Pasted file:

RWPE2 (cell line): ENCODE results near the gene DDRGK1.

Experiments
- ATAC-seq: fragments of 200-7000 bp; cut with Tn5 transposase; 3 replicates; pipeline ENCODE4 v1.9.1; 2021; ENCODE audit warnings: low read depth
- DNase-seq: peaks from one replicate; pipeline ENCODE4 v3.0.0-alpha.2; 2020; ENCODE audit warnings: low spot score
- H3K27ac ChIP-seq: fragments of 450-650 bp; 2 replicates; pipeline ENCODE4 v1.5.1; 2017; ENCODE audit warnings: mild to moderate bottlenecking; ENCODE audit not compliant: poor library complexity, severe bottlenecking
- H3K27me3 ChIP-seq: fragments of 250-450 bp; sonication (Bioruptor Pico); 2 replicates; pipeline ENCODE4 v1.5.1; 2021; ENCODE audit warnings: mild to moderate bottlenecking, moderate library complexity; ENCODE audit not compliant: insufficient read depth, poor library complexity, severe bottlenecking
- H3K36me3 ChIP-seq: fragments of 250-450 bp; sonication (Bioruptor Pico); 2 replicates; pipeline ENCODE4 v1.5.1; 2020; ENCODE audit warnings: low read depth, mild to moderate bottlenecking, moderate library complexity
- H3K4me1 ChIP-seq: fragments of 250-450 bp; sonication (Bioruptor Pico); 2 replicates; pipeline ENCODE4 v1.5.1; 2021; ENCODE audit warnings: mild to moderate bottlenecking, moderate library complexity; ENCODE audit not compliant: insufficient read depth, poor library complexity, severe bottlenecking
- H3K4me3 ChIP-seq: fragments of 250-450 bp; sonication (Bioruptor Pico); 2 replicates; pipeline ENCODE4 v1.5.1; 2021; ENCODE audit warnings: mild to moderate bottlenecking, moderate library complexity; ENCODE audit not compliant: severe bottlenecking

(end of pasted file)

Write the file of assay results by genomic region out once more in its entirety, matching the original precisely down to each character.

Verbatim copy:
RWPE2 (cell line): ENCODE results near the gene DDRGK1.

Experiments
- ATAC-seq: fragments of 200-7000 bp; cut with Tn5 transposase; 3 replicates; pipeline ENCODE4 v1.9.1; 2021; ENCODE audit warnings: low read depth
- DNase-seq: peaks from one replicate; pipeline ENCODE4 v3.0.0-alpha.2; 2020; ENCODE audit warnings: low spot score
- H3K27ac ChIP-seq: fragments of 450-650 bp; 2 replicates; pipeline ENCODE4 v1.5.1; 2017; ENCODE audit warnings: mild to moderate bottlenecking; ENCODE audit not compliant: poor library complexity, severe bottlenecking
- H3K27me3 ChIP-seq: fragments of 250-450 bp; sonication (Bioruptor Pico); 2 replicates; pipeline ENCODE4 v1.5.1; 2021; ENCODE audit warnings: mild to moderate bottlenecking, moderate library complexity; ENCODE audit not compliant: insufficient read depth, poor library complexity, severe bottlenecking
- H3K36me3 ChIP-seq: fragments of 250-450 bp; sonication (Bioruptor Pico); 2 replicates; pipeline ENCODE4 v1.5.1; 2020; ENCODE audit warnings: low read depth, mild to moderate bottlenecking, moderate library complexity
- H3K4me1 ChIP-seq: fragments of 250-450 bp; sonication (Bioruptor Pico); 2 replicates; pipeline ENCODE4 v1.5.1; 2021; ENCODE audit warnings: mild to moderate bottlenecking, moderate library complexity; ENCODE audit not compliant: insufficient read depth, poor library complexity, severe bottlenecking
- H3K4me3 ChIP-seq: fragments of 250-450 bp; sonication (Bioruptor Pico); 2 replicates; pipeline ENCODE4 v1.5.1; 2021; ENCODE audit warnings: mild to moderate bottlenecking, moderate library complexity; ENCODE audit not compliant: severe bottlenecking